|Email proof of service at the World Science Festival by Midnight Sunday, June 4. Email photos of yourself working each day and your volunteer itinerary.|
|Return your drawer key on Tuesday, June 6 or Wednesday, June 7.|
|Bring your 3rd marking period service log. Bring it even if it is blank.|
All juniors and seniors with a currently active research placement who would like to apply for a 1.05 weighted research course (Honors Science Research) for the spring semester of 2016 must fill out, print, sign, and present this form to their supervising teacher along with an up to date lab log. You need to apply every semester. Renewal is not automatic. See your supervising teacher sometime Monday through Thursday this week unless you were told to do something different.
An "active" placement in the fall is one with 16 hours (on average) of lab log entries per month for February, March, and April. A placement is not official until your mentor has contacted me saying you have been accepted to work in their lab. It should also state the date you began working there. A handful of juniors still have not done this. You will be contacted by email if this is the case.
Join the World Science Festival for an exploration of groundbreaking discoveries, encounters with the trailblazing scientists and thinkers who are changing the world, and youth and family events that will inspire the next generation of leaders. Be a part of the largest celebration of science on the planet.
Volunteers are the heart and soul of the festival, serving as ambassadors for the World Science Festival. They are a welcoming face to visitors, chock-full of information about the Festival and its programs. Volunteers also support the many production teams that make so many compelling programs and experiences possible.
The World Science Festival takes place in all five boroughs, at more than 20 venues, over 6 days (Tuesday, May 30 through Sunday, June, 4). The World Science Festival is so important to science that people have been know to travel thousands of miles to participate. If you’re reading this, you probably live within a subway’s ride of every event. Click here to volunteer. What are you waiting for? Click here to volunteer.
Creating Sustainable Cities: Pathways to Action will provide a unique platform for students, organizations, and employers to meet and learn about exciting opportunities in fields related to urban sustainability.
Topics will include local ecosystem restoration and resilience, urban transportation, tools for urban sustainability, avenues of community involvement, and the rise of citizen science. The goal of the event is to introduce high school and college students to the concept of urban sustainability and create awareness for opportunities to get engaged. Speakers include.
AP Enviromental Science students and anyone else is welcome to attend. Register through Eventbrite. Extra credit will be awarded for students who complete the usual public lecture assignment for one of the speakers.
You are invited to this Friday’s LAB Out Loud [LOL] at The Rockefeller University — Microbial Engineers: The Science of Fermented Foods (Friday, March 10, 2017 4:30 PM–7:00 PM).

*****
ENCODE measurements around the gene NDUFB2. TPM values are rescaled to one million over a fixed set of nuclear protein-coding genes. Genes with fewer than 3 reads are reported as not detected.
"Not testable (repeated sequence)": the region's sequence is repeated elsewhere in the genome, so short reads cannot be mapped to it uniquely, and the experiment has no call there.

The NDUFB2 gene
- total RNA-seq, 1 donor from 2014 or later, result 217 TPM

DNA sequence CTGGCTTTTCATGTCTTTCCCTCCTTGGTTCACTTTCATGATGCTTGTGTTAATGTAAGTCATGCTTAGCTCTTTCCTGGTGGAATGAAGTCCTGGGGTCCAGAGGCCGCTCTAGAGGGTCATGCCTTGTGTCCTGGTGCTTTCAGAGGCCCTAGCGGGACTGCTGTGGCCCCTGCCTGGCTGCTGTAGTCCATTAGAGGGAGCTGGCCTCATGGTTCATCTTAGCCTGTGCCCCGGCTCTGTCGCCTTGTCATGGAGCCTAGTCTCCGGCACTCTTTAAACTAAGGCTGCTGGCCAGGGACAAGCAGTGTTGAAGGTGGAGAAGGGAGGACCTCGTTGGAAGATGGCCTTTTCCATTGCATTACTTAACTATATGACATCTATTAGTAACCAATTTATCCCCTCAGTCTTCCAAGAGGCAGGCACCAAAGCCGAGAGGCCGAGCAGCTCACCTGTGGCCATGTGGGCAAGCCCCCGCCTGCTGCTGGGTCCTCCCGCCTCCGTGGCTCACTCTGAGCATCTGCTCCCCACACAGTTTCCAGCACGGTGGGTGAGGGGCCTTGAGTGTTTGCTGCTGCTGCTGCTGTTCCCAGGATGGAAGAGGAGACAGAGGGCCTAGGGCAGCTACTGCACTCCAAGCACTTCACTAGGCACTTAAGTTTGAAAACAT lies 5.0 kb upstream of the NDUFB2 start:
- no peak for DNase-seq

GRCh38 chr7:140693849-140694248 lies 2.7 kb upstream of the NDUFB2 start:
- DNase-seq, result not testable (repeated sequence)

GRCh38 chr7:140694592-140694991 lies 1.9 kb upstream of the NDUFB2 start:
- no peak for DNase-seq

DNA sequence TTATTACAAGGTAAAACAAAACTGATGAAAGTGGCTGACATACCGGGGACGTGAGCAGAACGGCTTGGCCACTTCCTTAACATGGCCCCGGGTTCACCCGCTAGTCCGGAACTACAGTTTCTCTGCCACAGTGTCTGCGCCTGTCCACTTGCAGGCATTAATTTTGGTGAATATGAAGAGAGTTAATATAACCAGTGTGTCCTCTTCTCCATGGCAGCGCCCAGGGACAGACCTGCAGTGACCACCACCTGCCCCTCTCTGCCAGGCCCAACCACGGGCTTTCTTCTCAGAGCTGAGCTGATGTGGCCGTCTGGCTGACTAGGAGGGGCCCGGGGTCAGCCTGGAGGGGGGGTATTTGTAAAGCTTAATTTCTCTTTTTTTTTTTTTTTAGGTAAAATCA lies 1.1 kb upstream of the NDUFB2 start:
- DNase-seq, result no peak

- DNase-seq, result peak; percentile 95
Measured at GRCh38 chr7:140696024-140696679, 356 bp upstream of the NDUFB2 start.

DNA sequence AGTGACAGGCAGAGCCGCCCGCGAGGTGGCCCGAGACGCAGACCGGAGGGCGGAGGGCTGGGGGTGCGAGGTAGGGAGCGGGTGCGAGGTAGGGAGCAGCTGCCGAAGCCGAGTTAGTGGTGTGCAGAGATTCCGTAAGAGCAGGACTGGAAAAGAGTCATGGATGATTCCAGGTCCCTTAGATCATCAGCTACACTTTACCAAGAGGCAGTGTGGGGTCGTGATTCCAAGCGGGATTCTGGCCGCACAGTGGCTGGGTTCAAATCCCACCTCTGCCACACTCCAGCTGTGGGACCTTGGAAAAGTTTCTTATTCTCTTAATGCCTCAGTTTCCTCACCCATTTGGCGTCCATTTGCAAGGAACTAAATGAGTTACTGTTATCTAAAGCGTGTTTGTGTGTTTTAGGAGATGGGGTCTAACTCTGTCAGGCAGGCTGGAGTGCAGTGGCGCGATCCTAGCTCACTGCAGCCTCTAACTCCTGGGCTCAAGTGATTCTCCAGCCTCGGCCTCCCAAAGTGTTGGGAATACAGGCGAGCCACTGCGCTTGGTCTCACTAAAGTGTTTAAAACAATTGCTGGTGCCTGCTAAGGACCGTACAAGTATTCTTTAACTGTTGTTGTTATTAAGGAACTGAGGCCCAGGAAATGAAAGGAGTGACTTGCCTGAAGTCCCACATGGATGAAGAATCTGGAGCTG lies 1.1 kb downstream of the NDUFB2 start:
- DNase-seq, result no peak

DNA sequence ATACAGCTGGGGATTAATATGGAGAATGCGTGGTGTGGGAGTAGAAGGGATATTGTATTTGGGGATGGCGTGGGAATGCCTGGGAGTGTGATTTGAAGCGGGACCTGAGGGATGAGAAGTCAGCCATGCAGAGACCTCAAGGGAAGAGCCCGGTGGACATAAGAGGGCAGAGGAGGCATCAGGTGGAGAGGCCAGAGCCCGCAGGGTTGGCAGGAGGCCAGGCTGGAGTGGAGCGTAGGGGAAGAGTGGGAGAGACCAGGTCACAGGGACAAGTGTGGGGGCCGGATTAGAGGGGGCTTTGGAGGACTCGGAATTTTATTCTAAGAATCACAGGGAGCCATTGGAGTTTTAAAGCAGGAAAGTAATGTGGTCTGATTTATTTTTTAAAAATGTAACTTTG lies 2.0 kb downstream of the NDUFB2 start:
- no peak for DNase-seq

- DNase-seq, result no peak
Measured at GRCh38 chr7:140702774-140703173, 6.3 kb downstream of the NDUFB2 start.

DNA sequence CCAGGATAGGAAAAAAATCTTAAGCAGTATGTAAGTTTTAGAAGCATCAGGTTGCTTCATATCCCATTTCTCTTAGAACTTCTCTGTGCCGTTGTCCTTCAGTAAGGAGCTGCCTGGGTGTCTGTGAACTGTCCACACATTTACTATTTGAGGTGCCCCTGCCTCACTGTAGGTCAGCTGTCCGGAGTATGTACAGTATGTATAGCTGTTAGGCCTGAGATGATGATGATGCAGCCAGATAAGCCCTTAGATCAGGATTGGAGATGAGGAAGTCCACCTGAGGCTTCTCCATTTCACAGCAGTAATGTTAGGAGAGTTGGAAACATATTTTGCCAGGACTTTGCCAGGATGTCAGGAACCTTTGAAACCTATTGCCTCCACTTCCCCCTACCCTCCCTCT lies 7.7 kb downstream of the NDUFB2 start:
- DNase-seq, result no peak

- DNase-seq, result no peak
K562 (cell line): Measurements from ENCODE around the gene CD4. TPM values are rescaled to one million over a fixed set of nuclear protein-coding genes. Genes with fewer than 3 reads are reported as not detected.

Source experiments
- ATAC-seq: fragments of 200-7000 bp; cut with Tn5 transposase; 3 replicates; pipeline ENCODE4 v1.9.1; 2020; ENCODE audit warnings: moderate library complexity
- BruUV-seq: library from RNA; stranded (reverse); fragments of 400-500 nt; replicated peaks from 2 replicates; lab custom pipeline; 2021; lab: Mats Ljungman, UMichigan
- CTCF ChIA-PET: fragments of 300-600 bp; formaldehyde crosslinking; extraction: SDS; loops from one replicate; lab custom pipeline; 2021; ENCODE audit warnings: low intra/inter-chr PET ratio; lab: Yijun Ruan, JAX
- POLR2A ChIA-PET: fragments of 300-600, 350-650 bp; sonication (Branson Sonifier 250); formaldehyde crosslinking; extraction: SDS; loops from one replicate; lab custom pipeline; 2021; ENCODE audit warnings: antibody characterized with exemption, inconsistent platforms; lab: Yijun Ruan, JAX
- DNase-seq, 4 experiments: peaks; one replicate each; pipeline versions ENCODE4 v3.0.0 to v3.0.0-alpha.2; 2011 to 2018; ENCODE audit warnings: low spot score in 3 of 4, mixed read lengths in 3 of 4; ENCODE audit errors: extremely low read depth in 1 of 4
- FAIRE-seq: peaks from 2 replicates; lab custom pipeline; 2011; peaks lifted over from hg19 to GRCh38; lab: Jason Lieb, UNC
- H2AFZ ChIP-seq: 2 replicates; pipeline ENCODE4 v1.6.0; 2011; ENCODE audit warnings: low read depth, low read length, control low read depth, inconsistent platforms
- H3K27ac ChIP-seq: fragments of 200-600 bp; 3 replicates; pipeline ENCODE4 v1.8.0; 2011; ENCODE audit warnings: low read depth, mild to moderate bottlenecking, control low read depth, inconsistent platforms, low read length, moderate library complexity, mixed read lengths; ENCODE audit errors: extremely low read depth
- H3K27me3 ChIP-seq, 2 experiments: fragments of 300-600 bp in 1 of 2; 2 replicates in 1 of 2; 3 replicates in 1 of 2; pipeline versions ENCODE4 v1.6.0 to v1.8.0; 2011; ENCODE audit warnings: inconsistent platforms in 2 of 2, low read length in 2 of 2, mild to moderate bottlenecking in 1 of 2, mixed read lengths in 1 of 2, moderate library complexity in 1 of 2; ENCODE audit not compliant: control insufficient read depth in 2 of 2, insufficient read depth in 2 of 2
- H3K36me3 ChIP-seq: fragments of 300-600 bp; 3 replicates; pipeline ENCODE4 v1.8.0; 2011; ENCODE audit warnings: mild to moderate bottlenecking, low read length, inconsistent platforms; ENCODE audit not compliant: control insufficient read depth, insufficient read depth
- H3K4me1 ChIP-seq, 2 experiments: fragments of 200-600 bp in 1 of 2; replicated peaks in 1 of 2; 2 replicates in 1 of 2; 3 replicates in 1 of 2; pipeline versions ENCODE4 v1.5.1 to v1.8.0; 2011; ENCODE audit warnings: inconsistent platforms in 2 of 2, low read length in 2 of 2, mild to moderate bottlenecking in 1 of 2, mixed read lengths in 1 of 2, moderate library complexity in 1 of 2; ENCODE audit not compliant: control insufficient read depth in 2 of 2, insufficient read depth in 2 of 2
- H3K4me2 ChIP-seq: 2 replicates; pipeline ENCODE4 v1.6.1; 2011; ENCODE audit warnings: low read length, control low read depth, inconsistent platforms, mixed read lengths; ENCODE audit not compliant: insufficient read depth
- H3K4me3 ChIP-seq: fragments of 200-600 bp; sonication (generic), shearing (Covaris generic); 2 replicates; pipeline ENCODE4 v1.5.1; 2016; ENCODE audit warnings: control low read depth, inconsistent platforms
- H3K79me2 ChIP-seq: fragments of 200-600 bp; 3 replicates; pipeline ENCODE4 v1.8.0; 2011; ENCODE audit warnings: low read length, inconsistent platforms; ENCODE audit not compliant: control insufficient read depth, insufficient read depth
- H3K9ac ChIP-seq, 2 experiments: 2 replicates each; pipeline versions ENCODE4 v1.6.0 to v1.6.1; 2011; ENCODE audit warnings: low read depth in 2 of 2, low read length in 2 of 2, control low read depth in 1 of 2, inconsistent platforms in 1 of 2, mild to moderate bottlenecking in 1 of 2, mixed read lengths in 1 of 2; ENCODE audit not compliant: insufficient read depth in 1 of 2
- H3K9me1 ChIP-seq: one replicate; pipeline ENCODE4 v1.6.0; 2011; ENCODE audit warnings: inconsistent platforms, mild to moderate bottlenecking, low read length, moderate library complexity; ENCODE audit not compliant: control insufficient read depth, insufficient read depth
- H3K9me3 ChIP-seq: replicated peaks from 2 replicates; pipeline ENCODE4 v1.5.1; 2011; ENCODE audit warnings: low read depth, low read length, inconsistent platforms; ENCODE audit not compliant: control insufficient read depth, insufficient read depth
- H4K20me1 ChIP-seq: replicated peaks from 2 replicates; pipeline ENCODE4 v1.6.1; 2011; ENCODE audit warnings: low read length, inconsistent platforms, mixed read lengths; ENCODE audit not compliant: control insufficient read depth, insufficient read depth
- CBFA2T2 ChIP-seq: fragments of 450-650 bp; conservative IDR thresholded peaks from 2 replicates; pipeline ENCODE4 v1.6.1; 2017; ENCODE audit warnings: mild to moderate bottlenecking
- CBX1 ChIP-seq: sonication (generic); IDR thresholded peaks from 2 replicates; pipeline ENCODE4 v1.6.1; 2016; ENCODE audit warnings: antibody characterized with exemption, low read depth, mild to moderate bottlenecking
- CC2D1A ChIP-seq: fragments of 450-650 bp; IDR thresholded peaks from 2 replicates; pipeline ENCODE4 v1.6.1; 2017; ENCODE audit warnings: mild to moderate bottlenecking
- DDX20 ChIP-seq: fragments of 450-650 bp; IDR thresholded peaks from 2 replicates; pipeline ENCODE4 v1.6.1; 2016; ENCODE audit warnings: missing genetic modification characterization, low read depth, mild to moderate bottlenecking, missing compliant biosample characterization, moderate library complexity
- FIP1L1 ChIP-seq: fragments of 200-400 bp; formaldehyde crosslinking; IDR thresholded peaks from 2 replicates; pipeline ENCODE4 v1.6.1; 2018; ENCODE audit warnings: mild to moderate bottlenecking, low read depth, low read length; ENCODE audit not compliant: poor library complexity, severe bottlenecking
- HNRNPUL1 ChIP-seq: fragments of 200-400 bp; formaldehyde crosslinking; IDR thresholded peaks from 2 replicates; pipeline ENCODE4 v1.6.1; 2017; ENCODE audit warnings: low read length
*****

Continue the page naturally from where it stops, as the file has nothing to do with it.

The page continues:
Microbes, like bacteria, yeast, and mold, are the invisible engineers of the planet. They have the power to transform rocks into minerals, logs into soil, and raw ingredients into delicious fermented foods like cheese, chocolate, and pickles. In the Wolfe lab, we use fermented foods as model systems to better understand these invisible engineers, including how microbes interact with each other and with their environments. From fungal superhighways in cheese rinds to slimy biofilms in fermented tea, our talk will highlight the surprising microbial communities living in your favorite fermented foods.
Come hear scientists Dr. Benjamin Wolfe and Elizabeth Landis from Tufts University share their work using food to study microbial ecosystems! Following the talk, students will have a chance to network with scientists and determine their microbial soul-mates through a fun activity.
This event is open to all high school students in the New York City area, free of charge! Registration must be submitted by attending high school students directly — a change from previous Lab Out Loud [LOL] events. All students under age 18 must obtain parental consent while completing the online form. Extra credit will be awarded to all students who provide proof of attendance and complete the usual assignment by the next school day.
Sophomore research students are gearing up to submit their AP Capstone assessment to the College Board at the end of this week. Since Ms. Mosley is unable to give direct feedback, we would like juniors and seniors to help the sophomores with their papers. Each junior/senior will work with 2 two sophomores, go over their paper, and help them edit it against a provided rubric.
This activity will take place Wednesday, February 15 and Thursday, February 16 during period 4. Each day you participate adds 1 point toward your final grade.
Please see Ms. Mosley by the end of the day today if you are interested and available.
The question for this year’s American Society of Human Genetics (ASHG) DNA Day Essay Contest is now available. This competition is ideal for AP Biology students (current or former) or research students interning in a lab focused on genetics — especially genetics as it relates to medicine.
Question: In the early 1990s, gene therapy was hailed as a potential treatment or cure for many genetic diseases and conditions. Unfortunately, problems during clinical trials, including the death of a patient due to a fatal immune reaction, forced scientists to re-think their strategies. Recent advances in biology have made gene therapy more promising than ever and expanded the field beyond its original concept of providing an additional, functional copy of a malfunctioning gene to specific cells. Choose one modern example of gene therapy (since 2005), describe the disease or condition researchers are attempting to treat, and explain how the therapy/approach might repair the underlying cause of the disease or condition.
Have a quick read of the 2017 contest rules, rubric, and deadlines before beginning. This contest is open to students in grades 9–12 worldwide. Essays must be written in English and are limited to 750 words, not including references. (Essays must include at least one reference. More than one reference is recommended.) Entries must be authenticated by a teacher. No entries may be submitted without the approval of Ms. Ross. Essays must be submitted electronically on or before March 11, 2017. Essays are expected to be well reasoned arguments indicative of a depth of understanding of the concepts related to the question. Each essay will be read by three judges from the ASHG.
Seniors. We will be assembling paperwork for NYCSEF on Monday, December 12, 2016 starting period 7. All copies will be made at this time using the heavy duty photocopier in Mr. Rosenfeld’s office (A200) or Mr. Spergel's office (A300). I will bring large envelopes, staples, binder clips, and labels. You will bring your completed paperwork including …
See you Monday.